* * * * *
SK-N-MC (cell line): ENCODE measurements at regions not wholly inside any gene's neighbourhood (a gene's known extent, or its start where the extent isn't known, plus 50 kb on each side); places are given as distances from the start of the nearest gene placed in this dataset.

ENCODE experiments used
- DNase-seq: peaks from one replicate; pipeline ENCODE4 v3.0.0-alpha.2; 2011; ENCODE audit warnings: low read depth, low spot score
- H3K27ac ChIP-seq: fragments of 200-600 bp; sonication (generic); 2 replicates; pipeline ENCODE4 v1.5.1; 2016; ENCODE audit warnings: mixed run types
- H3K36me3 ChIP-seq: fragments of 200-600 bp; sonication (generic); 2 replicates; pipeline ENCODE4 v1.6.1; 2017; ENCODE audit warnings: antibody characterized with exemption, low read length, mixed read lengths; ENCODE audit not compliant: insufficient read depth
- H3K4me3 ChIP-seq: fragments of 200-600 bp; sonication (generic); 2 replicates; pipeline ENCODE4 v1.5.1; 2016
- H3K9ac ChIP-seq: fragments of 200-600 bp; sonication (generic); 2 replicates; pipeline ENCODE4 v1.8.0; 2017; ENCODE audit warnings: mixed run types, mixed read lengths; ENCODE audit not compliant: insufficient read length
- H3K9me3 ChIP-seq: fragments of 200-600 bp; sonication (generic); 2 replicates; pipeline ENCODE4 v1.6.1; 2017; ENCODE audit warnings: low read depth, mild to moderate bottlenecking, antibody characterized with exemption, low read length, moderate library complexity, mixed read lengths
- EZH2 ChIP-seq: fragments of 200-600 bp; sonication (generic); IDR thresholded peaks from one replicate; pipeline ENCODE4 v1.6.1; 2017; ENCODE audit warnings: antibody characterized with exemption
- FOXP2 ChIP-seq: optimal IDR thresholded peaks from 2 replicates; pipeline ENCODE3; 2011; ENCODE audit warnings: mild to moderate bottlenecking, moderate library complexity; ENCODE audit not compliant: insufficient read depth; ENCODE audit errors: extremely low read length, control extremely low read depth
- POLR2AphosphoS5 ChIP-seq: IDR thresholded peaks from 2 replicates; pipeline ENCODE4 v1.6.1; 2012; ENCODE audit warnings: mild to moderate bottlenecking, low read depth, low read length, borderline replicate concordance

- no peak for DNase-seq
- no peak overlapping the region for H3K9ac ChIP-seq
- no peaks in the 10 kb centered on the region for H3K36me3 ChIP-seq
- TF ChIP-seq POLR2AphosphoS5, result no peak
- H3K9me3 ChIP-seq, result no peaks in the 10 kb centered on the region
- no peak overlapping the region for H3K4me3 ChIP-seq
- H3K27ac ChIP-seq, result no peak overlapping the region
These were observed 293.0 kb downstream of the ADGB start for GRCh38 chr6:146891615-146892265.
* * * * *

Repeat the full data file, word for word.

SK-N-MC (cell line): ENCODE measurements at regions not wholly inside any gene's neighbourhood (a gene's known extent, or its start where the extent isn't known, plus 50 kb on each side); places are given as distances from the start of the nearest gene placed in this dataset.

ENCODE experiments used
- DNase-seq: peaks from one replicate; pipeline ENCODE4 v3.0.0-alpha.2; 2011; ENCODE audit warnings: low read depth, low spot score
- H3K27ac ChIP-seq: fragments of 200-600 bp; sonication (generic); 2 replicates; pipeline ENCODE4 v1.5.1; 2016; ENCODE audit warnings: mixed run types
- H3K36me3 ChIP-seq: fragments of 200-600 bp; sonication (generic); 2 replicates; pipeline ENCODE4 v1.6.1; 2017; ENCODE audit warnings: antibody characterized with exemption, low read length, mixed read lengths; ENCODE audit not compliant: insufficient read depth
- H3K4me3 ChIP-seq: fragments of 200-600 bp; sonication (generic); 2 replicates; pipeline ENCODE4 v1.5.1; 2016
- H3K9ac ChIP-seq: fragments of 200-600 bp; sonication (generic); 2 replicates; pipeline ENCODE4 v1.8.0; 2017; ENCODE audit warnings: mixed run types, mixed read lengths; ENCODE audit not compliant: insufficient read length
- H3K9me3 ChIP-seq: fragments of 200-600 bp; sonication (generic); 2 replicates; pipeline ENCODE4 v1.6.1; 2017; ENCODE audit warnings: low read depth, mild to moderate bottlenecking, antibody characterized with exemption, low read length, moderate library complexity, mixed read lengths
- EZH2 ChIP-seq: fragments of 200-600 bp; sonication (generic); IDR thresholded peaks from one replicate; pipeline ENCODE4 v1.6.1; 2017; ENCODE audit warnings: antibody characterized with exemption
- FOXP2 ChIP-seq: optimal IDR thresholded peaks from 2 replicates; pipeline ENCODE3; 2011; ENCODE audit warnings: mild to moderate bottlenecking, moderate library complexity; ENCODE audit not compliant: insufficient read depth; ENCODE audit errors: extremely low read length, control extremely low read depth
- POLR2AphosphoS5 ChIP-seq: IDR thresholded peaks from 2 replicates; pipeline ENCODE4 v1.6.1; 2012; ENCODE audit warnings: mild to moderate bottlenecking, low read depth, low read length, borderline replicate concordance

- no peak for DNase-seq
- no peak overlapping the region for H3K9ac ChIP-seq
- no peaks in the 10 kb centered on the region for H3K36me3 ChIP-seq
- TF ChIP-seq POLR2AphosphoS5, result no peak
- H3K9me3 ChIP-seq, result no peaks in the 10 kb centered on the region
- no peak overlapping the region for H3K4me3 ChIP-seq
- H3K27ac ChIP-seq, result no peak overlapping the region
These were observed 293.0 kb downstream of the ADGB start for GRCh38 chr6:146891615-146892265.